We usually think prophecies and visions will tell us the future, but its also about speaking to the present. Joel was a prophet—he spoke about Gods promises for the future, but he also spoke of the situation of his own time. And usually there are strong connections between the present and the future. For example, the Lord sent Joel to call the people of Israel back to God, so they would be ready for the Day of the Lord, when they would meet their Maker and Savior.

When dreams paired up with prophecies and visions, we are right to think about prophetic dreams of God’s people (and sometimes Gods enemies). These dreams were interpreted to reveal God’s promises. For example, God showed Joseph in Egypt that Pharaoh’s dream about fat and skinny cows meant that there would be seven years of good harvests and then seven years of no food.

But for us, dreams arent so much about predicting the distant future, but instead are much more a way to think about the present and the past. Night dreams draw on our past experiences, even if its just chewing on what happened that day. On the other hand, daydreams chew over things that are on our mind for the present and near future.

III.

So, whats on your mind? What do you dream about? What keeps you up at night?

Missing library books. Overdue bills. Angry children. New ideas. Tricky surgery. Usually bad stuff, right?

So put some good stuff on your mind. Put Jesus on your mind. Dream about Him. And we will because of that last verb: pouring out the Spirit.

The Lord God in our time pours out His Spirit on all His people, His Church. The Christian Standard Bibles translation of “humanity” gives the impression that the Holy Spirit is poured on unbelievers, but the original Hebrew says that the Spirit will be poured out on all flesh. Flesh means all living things. Since unbelievers are not alive, the Spirit comes only to Gods baptized and living people.

This pouring and coming of the Holy Spirit is the hearing of Gods Word. At the original Pentecost dramatic signs and wonders (wind and fire) accompanied the preaching of Jesus Christ. And they preached:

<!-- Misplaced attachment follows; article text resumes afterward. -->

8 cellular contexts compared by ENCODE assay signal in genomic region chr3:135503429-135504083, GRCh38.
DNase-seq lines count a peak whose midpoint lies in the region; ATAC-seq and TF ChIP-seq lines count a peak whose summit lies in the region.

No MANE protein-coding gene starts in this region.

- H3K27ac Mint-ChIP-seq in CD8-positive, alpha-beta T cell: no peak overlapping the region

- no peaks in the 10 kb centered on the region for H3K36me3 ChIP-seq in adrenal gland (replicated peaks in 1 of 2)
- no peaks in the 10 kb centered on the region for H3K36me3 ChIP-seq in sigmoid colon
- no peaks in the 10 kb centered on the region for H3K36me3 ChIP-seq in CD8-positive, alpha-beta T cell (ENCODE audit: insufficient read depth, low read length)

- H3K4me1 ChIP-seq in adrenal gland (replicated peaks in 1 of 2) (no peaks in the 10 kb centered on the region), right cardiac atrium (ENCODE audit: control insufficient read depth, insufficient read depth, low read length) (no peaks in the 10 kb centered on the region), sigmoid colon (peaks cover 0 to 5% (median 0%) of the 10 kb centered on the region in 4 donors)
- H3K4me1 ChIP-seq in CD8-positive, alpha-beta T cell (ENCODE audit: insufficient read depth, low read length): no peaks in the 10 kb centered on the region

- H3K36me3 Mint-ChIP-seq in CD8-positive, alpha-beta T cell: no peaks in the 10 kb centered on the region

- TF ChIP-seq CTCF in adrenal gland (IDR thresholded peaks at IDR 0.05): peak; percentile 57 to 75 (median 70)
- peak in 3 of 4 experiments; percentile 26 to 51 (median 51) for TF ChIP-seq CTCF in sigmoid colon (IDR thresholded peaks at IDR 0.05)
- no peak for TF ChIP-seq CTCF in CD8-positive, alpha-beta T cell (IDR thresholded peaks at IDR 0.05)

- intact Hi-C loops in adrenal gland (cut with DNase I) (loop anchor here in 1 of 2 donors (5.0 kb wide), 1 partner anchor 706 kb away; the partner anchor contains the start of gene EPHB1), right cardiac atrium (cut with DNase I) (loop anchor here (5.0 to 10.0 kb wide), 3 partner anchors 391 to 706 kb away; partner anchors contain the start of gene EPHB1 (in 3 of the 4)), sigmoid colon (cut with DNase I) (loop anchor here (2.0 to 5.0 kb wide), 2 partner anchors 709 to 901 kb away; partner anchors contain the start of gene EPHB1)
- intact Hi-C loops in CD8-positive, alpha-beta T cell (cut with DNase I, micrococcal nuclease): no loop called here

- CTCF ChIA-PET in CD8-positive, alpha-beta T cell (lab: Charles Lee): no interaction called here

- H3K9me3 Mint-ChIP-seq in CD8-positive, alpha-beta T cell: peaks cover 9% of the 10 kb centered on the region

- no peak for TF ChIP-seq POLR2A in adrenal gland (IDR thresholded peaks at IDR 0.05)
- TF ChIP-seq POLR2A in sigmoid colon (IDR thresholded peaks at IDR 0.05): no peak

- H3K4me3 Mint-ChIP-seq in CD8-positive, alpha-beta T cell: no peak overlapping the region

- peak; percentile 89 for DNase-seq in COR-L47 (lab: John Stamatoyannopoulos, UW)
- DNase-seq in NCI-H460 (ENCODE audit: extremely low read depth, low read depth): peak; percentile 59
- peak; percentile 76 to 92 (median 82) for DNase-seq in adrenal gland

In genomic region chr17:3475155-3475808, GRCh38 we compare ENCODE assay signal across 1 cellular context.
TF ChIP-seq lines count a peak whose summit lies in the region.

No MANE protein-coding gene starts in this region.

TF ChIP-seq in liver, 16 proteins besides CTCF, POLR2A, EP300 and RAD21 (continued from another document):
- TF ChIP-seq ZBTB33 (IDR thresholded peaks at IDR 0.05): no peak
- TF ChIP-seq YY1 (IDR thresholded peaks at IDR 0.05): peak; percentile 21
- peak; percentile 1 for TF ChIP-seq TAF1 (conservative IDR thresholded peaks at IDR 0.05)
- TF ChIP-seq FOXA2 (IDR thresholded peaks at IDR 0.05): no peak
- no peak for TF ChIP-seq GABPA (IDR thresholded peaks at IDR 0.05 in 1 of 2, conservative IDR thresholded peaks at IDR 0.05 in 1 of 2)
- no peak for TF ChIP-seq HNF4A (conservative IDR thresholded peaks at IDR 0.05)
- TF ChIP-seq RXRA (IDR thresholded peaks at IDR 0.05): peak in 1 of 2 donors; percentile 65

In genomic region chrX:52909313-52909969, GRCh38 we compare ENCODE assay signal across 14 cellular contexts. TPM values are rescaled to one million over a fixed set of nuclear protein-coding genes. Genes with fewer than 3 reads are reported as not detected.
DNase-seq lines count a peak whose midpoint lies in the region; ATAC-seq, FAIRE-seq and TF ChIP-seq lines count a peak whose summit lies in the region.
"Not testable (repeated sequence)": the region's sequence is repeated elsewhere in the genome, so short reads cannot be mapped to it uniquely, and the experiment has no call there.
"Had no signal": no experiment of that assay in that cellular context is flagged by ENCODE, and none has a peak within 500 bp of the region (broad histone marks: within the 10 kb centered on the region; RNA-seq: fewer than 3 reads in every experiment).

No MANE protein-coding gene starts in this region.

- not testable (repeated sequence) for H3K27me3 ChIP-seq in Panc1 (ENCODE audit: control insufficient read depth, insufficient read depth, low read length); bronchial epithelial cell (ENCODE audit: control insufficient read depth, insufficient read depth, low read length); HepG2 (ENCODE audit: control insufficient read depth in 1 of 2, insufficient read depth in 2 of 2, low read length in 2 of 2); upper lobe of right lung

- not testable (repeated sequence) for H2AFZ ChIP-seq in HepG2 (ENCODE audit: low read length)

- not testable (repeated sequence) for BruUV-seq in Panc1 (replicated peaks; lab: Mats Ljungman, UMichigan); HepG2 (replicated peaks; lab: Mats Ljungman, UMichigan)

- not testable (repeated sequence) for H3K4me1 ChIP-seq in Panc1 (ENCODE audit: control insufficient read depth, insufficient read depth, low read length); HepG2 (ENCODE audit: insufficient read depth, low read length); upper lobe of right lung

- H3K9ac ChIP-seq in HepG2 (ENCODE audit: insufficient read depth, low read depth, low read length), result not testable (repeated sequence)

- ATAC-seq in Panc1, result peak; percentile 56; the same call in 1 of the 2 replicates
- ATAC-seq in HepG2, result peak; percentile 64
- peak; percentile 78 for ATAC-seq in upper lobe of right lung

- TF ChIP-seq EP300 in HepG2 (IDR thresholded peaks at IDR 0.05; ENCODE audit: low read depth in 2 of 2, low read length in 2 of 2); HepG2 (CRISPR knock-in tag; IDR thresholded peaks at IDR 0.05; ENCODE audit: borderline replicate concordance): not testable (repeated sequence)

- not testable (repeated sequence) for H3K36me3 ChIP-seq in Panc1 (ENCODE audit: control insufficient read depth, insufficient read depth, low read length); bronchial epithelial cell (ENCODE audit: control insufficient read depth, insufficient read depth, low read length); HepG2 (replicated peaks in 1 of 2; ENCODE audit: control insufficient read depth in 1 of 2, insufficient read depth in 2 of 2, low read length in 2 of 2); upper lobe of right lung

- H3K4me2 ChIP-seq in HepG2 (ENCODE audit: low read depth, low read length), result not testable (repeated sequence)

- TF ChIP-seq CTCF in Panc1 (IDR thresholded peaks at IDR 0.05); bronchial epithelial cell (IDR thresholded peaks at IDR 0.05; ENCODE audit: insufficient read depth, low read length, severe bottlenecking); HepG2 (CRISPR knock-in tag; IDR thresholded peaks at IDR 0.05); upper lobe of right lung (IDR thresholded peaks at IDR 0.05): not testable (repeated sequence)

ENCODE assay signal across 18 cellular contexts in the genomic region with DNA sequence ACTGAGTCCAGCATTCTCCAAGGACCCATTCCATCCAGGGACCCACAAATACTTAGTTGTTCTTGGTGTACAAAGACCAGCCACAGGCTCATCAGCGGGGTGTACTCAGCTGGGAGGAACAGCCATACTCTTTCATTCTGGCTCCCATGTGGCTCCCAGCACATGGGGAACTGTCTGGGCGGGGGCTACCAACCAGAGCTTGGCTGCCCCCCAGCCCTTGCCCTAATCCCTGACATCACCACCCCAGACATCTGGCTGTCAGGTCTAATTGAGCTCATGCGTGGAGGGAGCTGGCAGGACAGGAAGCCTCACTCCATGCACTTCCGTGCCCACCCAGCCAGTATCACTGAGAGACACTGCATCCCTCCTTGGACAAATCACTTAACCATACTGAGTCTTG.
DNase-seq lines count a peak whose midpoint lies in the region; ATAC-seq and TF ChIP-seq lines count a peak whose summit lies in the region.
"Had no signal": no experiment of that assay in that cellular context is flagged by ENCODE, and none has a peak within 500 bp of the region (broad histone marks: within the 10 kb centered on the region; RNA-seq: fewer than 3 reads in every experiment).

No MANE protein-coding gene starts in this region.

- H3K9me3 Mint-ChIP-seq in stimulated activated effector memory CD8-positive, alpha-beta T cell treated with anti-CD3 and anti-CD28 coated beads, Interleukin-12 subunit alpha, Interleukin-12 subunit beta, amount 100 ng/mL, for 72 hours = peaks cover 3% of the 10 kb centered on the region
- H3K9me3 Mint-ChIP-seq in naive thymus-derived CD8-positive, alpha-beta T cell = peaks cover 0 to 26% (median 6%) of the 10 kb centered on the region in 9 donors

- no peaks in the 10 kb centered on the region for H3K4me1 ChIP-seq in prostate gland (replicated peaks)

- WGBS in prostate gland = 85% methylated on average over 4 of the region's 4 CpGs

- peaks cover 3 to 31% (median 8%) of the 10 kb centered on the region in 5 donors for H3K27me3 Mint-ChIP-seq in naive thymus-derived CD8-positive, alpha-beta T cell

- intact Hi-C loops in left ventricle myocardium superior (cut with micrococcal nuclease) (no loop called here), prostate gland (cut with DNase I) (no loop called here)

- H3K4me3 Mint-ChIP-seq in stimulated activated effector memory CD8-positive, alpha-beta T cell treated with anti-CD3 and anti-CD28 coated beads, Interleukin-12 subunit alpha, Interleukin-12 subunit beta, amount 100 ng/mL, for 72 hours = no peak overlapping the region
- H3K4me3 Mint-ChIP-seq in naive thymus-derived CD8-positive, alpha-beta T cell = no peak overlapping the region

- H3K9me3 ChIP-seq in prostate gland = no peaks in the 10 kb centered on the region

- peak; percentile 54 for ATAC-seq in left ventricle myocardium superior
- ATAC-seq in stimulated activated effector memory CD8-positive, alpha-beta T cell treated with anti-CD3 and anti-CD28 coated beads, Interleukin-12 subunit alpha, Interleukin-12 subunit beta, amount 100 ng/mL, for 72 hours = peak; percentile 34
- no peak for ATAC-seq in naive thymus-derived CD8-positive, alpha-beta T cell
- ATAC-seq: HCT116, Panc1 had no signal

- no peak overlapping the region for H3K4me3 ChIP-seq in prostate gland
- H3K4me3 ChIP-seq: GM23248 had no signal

22Men of Israel, listen to this: Jesus of Nazareth was a man accredited by God to you by miracles, wonders and signs, which God did among you through Him, as you yourselves know. 23This man was handed over to you by Gods set purpose and foreknowledge; and you, with the help of wicked men, put Him to death by nailing Him to the cross. 24But God raised Him from the dead, freeing Him from the agony of death, because it was impossible for death to keep its hold on Him.
ACTS 2:22-24 NIV 1984

The prophets on that day spoke of Jesus dying as our Savior; they did not talk about themselves. They did not call on their listeners to perform signs and wonders; they simply showed them Jesus and called on them to repent of their sin and trust Jesus.

IV.

This pouring is happening right now. Im not speaking to you in some strange ecstatic speech; there is no fire or wind. (Although think of how interesting it can be when listening to a sermon through a thunderstorm!) Im just talking Jesus to you. The Spirit through the Word pours out Jesus on you and all of Gods people. When Joel mentions sons, daughters, old men, young men, and slaves, he means that all of Gods people will prophesy and all of us will dream. We speak and dream of Jesus. In the past He was crucified for all our sins, in the present His Holy Spirit speaks Jesus to us, and in the future He will return to take us home.

So dream, day and night, of Jesus, who has saved you!


For even the Son of Man did not come to be served, but to serve, and to give His life as a ransom for many, for you. Amen!